After a short break, the weekly round-up post returns with a selection of links related to recent language and words in the news. These can be items from the latest news, blog posts or interesting websites related to global English, language change, education in general, and language learning and teaching in particular.
Feel free to contact us if you would like to submit a link for us to include, or just add a comment to the post, with the link(s) you’d like to share.
The reason why is because people just don’t like it
… redundancy is a core feature of language. Every language has features that are not required for comprehension, but reinforce something that is also conveyed another way.
What Ever Happened to ‘You’re Welcome’?
In this holiday run-up, let’s give, not only thanks, but some attention to what one says after being thanked. My observation is that the traditional you’re welcome is as passé as turducken with canned gravy.
The rich: Exactly what does the terminology mean?
A wave of protests across the world and of more measured anger expressed in newspaper letters pages and on social networking sites have thrown up a new lexicon of resentment of the wealthy and the powerful. But how did all these newly popular terms come to be used as they are?
The Changing Dialect of Hip Hop
… rap was, for much of its history, the exclusive linguistic province of African American Vernacular English. Yet the past decade has seen a number of artists use entirely different accents, with varying degrees of success.
On being ignorant
A correspondent from the UK writes to say he has encountered a use of ignorant in an active sense. In this use, to say that X ‘is ignorant’ is to mean ‘X goes around ignoring people’. He has the impression that this is a working-class usage, and wonders what I think about it.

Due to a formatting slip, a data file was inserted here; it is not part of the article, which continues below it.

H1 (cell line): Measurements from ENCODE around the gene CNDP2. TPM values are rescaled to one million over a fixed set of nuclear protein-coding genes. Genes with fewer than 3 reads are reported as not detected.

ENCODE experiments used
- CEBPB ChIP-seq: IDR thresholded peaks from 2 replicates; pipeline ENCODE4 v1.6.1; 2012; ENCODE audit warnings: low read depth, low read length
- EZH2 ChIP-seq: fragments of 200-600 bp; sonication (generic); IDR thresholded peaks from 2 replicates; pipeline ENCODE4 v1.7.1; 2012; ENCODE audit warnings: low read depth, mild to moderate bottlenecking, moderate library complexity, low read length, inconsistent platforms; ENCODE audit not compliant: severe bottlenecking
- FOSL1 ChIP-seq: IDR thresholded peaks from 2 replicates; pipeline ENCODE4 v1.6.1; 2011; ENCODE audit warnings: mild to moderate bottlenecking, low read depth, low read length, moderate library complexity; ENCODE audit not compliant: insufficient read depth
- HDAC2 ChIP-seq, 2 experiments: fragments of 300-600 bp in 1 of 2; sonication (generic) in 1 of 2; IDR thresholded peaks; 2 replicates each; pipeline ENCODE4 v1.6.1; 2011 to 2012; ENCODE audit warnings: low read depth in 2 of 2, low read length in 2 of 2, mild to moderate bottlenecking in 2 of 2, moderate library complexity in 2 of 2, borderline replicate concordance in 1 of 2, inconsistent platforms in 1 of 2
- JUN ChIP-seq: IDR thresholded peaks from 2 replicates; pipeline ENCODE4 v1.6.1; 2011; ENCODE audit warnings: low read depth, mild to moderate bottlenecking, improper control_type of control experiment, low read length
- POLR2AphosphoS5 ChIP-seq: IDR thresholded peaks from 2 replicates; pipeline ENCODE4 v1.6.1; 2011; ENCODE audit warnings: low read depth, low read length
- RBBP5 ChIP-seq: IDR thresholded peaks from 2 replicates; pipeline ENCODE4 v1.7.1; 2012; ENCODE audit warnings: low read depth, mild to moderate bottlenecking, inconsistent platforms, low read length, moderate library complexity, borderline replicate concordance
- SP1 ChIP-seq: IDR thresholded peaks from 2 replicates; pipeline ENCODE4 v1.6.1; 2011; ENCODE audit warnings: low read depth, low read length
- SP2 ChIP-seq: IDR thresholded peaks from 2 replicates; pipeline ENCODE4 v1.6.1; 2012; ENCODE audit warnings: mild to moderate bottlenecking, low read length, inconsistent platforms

Cartoon: Tighten Your Belts
If you have to tighten your belt, you have to spend less money and manage without things because you have less money than you used to have.
M is for Metaphor
Put simply, I concluded that the metaphors that teachers use to construe learning offer a window into their belief systems, which, in turn, might impact on their teaching. If, for example, you employ the metaphor LEARNING A LANGUAGE IS CODE-BREAKING you may, as a teacher, focus more on the code than on communication, and, by extension, on the way that knowledge of the rules of grammar helps ‘crack the code’.
Books, words, science and the history of language
The Twitter gene
From the humblest “hello”, to the loftiest idea, what unites our species is that we can communicate. … Yet something as simple as a tweet requires the language areas of our brains to fit together words in such a way that other people can understand them and get the message.
Our ancestors speak out after 3 million years
You may think humanity’s first words are lost in the noise of ancient history, but an unlikely experiment using plastic tubes and puffs of air is helping to recreate the first sounds uttered by our distant ancestors.
The History of English in Ten Minutes: Chapter VI English and Empire (1:21)
(Or the sun never sets on the English language)